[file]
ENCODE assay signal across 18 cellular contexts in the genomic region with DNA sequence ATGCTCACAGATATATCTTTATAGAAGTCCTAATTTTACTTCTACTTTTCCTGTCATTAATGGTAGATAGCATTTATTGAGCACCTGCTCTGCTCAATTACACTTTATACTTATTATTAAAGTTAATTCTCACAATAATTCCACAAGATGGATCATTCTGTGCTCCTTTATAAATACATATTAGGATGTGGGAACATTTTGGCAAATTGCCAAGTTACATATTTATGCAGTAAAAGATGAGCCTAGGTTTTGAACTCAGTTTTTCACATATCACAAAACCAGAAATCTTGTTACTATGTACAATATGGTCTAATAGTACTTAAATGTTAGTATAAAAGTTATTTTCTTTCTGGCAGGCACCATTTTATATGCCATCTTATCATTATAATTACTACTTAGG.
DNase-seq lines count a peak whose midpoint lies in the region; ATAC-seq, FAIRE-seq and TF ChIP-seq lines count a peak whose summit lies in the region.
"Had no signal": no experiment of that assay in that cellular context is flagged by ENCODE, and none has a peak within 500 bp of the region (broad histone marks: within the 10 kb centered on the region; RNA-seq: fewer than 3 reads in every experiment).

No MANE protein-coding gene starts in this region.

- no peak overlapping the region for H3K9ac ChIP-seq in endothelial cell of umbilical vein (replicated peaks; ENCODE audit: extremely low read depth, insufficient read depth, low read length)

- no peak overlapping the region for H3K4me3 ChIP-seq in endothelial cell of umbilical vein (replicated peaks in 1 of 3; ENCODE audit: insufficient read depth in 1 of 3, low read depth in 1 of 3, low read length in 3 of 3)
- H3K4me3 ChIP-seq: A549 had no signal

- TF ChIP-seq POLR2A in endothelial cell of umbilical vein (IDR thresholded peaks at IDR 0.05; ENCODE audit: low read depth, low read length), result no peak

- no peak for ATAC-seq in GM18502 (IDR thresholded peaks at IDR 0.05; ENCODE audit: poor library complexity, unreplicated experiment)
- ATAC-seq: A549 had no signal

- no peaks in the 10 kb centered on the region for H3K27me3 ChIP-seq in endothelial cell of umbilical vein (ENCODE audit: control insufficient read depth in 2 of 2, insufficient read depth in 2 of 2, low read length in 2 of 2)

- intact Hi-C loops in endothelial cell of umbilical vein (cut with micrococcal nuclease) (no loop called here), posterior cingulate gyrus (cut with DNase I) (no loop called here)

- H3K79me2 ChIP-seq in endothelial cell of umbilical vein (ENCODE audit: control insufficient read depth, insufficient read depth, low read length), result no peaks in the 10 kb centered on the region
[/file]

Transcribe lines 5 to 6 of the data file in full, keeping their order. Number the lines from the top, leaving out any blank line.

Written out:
- no peak overlapping the region for H3K9ac ChIP-seq in endothelial cell of umbilical vein (replicated peaks; ENCODE audit: extremely low read depth, insufficient read depth, low read length)

- no peak overlapping the region for H3K4me3 ChIP-seq in endothelial cell of umbilical vein (replicated peaks in 1 of 3; ENCODE audit: insufficient read depth in 1 of 3, low read depth in 1 of 3, low read length in 3 of 3)